Cost-effectiveness of intraperitoneal chemohyperthermia in the treatment of peritoneal carcinomatosis from colorectal cancer

Value Health. May-Jun 2008;11(3):347-53. doi: 10.1111/j.1524-4733.2007.00249.x.

Abstract

Objectives: Our purpose was to assess the cost-effectiveness of intraperitoneal chemohyperthermia (IPCH) compared to palliative chemotherapy (STANDARD) against peritoneal carcinomatosis arising from colorectal cancer.

Methods: We performed a retrospective study of 96 patients whose peritoneal carcinomatosis had been diagnosed between January 1998 and December 2003 and treated either with IPCH or with palliative chemotherapy in French comprehensive cancer centers. Patients were followed up over a 3-year period. Effectiveness was measured by restricted mean survival at 3 years. The Bang and Tsiatis method was used to handle cost-censored data. The confidence limits of the mean cost per patient in each group and the mean incremental cost per life-year saved were computed using 1000 bootstrapreplicates. We also computed an acceptability curve for the incremental cost-effectiveness ratio (ICER).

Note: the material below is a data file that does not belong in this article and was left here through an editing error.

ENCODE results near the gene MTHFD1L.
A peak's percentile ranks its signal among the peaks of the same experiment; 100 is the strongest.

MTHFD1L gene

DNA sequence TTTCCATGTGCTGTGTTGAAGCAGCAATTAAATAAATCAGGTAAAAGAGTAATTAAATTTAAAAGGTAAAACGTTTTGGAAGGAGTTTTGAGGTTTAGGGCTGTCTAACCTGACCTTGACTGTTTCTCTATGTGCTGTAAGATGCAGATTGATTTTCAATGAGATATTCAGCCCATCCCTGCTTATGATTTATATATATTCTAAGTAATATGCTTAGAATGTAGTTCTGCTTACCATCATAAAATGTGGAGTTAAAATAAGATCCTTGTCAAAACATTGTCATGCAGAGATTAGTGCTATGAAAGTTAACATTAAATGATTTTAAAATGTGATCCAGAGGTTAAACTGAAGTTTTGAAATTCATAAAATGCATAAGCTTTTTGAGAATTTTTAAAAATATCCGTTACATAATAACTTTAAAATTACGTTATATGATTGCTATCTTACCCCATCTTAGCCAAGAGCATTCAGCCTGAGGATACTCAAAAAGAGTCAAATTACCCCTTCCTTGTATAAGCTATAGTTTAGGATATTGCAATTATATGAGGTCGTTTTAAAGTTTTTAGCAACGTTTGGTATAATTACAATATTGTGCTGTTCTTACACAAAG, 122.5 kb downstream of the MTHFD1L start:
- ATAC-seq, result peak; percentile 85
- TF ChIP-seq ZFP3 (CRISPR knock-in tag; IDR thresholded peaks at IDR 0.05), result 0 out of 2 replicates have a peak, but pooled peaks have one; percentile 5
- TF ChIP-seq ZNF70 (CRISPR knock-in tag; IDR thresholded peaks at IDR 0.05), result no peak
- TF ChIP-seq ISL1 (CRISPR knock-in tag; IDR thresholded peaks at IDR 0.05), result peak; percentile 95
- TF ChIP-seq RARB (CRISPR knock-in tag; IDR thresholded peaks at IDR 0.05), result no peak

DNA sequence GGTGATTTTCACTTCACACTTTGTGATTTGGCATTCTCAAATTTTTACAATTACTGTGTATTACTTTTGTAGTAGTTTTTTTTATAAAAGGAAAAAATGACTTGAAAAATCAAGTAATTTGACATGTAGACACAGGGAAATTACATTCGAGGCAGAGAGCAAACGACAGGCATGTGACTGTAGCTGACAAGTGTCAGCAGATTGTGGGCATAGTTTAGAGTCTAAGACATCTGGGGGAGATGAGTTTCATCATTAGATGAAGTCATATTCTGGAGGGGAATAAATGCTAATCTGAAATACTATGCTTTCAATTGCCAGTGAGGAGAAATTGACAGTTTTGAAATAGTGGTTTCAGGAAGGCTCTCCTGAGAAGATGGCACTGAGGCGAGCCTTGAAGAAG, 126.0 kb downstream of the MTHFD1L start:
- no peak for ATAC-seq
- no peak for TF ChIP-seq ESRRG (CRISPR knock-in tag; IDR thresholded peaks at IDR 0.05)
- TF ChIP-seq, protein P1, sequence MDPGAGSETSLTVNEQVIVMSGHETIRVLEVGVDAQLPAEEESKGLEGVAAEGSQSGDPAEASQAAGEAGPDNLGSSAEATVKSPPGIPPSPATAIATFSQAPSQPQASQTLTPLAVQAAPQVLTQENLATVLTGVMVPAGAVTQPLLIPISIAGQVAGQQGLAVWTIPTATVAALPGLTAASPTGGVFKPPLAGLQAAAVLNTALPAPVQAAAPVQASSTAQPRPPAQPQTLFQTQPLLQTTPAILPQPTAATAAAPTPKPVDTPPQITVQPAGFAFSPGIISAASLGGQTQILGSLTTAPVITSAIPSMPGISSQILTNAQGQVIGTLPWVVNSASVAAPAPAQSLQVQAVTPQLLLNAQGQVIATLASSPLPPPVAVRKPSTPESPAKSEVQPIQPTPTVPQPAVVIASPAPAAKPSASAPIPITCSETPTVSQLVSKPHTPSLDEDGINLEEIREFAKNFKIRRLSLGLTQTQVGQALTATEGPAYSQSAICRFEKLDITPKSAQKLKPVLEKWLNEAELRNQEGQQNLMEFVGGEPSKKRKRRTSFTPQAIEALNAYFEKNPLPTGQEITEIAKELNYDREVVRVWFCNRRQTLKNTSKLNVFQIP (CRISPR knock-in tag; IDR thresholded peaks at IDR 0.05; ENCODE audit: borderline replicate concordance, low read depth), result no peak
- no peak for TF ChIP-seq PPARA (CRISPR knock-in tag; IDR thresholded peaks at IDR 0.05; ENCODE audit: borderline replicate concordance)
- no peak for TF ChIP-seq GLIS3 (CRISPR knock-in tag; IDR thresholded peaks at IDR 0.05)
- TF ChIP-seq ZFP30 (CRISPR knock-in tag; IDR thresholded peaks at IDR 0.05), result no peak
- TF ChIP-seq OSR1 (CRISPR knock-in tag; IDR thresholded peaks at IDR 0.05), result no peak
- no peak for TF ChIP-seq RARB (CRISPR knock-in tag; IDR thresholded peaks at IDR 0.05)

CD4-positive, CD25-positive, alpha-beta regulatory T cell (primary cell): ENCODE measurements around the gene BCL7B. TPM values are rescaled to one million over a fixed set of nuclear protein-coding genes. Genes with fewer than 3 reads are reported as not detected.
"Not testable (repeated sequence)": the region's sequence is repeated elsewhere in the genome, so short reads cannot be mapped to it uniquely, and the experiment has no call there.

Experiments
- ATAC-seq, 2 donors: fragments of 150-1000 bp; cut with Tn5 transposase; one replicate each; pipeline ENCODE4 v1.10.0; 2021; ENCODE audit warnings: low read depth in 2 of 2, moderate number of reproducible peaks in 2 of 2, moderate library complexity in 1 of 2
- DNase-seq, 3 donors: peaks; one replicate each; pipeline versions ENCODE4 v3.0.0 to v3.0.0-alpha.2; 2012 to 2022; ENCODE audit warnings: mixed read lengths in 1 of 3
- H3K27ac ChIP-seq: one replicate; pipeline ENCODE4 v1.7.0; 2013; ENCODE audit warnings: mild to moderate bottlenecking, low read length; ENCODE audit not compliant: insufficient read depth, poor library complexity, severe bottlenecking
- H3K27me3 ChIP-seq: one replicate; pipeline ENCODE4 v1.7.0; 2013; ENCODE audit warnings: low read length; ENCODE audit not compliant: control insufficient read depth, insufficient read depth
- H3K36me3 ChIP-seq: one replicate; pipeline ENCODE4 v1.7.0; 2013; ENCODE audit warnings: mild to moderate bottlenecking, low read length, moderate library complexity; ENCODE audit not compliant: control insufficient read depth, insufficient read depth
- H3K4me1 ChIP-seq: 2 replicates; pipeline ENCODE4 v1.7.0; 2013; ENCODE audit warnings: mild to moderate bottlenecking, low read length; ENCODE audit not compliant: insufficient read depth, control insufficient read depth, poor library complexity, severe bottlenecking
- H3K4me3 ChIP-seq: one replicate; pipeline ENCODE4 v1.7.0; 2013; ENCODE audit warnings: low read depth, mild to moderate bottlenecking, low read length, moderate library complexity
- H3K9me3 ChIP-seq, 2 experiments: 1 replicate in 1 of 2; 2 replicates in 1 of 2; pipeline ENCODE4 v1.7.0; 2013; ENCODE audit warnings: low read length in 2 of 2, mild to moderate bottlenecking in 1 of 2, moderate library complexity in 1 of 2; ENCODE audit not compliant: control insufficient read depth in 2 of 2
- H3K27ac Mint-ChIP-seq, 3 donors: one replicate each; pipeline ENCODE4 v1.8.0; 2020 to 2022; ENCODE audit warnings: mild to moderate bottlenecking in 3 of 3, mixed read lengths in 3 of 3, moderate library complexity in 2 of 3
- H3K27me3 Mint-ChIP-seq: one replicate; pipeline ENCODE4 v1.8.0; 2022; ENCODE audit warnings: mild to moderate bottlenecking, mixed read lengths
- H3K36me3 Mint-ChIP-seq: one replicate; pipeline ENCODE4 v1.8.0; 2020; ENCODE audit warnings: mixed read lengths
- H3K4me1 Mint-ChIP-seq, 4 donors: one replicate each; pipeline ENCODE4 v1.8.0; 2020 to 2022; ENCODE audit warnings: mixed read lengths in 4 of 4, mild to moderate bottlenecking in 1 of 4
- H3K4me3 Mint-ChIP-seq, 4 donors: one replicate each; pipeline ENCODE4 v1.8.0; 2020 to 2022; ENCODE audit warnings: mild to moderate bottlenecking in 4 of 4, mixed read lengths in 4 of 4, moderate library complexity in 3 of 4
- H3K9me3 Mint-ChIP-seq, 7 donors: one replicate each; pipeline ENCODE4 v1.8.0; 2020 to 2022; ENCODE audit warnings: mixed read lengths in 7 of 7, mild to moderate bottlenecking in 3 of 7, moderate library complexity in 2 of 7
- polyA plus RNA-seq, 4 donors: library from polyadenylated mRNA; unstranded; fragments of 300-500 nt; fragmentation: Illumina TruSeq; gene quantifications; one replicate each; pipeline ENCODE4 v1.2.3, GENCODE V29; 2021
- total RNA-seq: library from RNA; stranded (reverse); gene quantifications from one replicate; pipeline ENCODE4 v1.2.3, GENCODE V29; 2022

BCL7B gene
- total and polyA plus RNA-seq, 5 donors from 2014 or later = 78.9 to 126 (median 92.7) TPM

Results: We found that IPCH improved survival and was more costly than STANDARD treatment. Over a 3-year observation period, IPCH yielded an average survival gain of 8.3 months at the additional cost of euro58,086 (95% confidence interval 35,893-112,839) per life-year saved.

Conclusion: The ICER of IPCH is acceptable given the severity and burden of peritoneal carcinomatosis for which there is no alternative curative treatment.

Publication types

  • Comparative Study
  • Multicenter Study
  • Research Support, Non-U.S. Gov't

MeSH terms

  • Antineoplastic Agents / economics*
  • Chi-Square Distribution
  • Colorectal Neoplasms / pathology*
  • Cost-Benefit Analysis
  • Humans
  • Hyperthermia, Induced / economics*
  • Models, Econometric
  • Palliative Care / economics*
  • Peritoneal Neoplasms / therapy*
  • Proportional Hazards Models
  • Retrospective Studies
  • Survival Analysis
  • Treatment Outcome

Substances

  • Antineoplastic Agents